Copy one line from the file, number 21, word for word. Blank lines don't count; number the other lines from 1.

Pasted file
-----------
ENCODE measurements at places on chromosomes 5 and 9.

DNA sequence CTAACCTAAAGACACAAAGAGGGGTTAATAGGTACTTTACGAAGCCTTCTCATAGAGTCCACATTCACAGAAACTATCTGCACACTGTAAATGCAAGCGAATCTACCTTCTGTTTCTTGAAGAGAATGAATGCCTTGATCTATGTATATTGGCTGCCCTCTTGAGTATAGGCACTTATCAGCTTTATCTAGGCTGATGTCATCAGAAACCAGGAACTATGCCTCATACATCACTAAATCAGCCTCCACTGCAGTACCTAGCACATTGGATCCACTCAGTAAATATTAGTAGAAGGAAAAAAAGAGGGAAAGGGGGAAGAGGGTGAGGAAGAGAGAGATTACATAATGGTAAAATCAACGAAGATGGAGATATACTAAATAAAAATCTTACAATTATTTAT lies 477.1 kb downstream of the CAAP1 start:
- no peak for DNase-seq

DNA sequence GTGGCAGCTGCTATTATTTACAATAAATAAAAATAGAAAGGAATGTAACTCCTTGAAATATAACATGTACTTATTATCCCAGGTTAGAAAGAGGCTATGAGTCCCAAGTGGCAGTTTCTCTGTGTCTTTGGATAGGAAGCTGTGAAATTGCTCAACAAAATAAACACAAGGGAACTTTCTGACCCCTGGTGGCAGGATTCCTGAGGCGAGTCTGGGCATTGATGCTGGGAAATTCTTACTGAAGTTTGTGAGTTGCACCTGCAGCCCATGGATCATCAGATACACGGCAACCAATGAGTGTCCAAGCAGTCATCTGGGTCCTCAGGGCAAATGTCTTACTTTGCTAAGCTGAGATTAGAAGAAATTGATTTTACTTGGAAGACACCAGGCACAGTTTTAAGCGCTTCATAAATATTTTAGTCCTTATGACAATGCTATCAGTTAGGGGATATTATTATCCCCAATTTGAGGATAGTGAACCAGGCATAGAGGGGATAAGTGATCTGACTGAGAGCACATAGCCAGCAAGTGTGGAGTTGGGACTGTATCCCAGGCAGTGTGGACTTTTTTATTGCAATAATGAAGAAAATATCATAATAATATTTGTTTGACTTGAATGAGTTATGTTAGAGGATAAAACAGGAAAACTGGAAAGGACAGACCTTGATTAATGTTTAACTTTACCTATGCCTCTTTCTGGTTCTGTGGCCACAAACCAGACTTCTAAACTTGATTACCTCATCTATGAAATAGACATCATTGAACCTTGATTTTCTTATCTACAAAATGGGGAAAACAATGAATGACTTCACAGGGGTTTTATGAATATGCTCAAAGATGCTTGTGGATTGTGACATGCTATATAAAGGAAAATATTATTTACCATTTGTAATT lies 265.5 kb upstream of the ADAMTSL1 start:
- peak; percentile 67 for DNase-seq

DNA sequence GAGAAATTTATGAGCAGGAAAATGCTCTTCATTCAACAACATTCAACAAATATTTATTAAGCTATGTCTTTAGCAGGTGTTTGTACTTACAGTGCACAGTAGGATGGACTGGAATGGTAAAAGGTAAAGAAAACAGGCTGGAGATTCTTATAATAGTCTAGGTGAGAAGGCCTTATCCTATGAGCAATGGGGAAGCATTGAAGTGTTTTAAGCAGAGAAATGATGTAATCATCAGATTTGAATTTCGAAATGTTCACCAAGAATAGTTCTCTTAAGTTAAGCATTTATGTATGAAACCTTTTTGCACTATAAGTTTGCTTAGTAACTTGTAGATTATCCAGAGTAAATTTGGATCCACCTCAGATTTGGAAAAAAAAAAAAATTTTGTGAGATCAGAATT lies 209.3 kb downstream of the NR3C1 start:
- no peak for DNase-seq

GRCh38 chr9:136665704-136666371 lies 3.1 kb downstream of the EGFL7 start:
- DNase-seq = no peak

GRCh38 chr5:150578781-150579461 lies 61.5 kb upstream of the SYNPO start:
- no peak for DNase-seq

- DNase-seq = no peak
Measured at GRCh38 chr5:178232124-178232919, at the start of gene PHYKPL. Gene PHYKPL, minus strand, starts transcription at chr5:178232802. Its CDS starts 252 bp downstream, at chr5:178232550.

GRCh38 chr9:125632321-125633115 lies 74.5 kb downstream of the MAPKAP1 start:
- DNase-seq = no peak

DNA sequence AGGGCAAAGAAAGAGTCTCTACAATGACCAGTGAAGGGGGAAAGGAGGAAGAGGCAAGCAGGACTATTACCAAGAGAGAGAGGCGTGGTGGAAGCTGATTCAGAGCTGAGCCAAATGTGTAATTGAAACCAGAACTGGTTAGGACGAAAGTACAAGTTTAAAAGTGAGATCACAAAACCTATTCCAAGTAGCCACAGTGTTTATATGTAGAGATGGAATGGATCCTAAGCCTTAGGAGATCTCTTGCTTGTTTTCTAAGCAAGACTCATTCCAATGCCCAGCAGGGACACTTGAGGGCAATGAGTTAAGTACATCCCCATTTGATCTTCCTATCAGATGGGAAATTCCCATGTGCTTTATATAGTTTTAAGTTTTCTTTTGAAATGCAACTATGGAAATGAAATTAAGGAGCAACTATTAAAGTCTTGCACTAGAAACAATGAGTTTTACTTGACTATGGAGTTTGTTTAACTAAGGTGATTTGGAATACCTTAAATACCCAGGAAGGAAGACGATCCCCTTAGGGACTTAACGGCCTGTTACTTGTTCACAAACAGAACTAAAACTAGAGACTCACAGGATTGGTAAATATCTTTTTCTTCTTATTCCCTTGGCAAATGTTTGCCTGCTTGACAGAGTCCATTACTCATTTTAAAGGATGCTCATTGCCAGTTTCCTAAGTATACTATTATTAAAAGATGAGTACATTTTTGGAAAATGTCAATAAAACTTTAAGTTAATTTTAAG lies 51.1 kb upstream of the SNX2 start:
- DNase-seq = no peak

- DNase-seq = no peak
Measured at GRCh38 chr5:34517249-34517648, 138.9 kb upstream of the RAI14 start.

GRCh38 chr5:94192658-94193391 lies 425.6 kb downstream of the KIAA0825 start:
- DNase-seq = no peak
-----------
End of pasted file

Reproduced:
- DNase-seq = no peak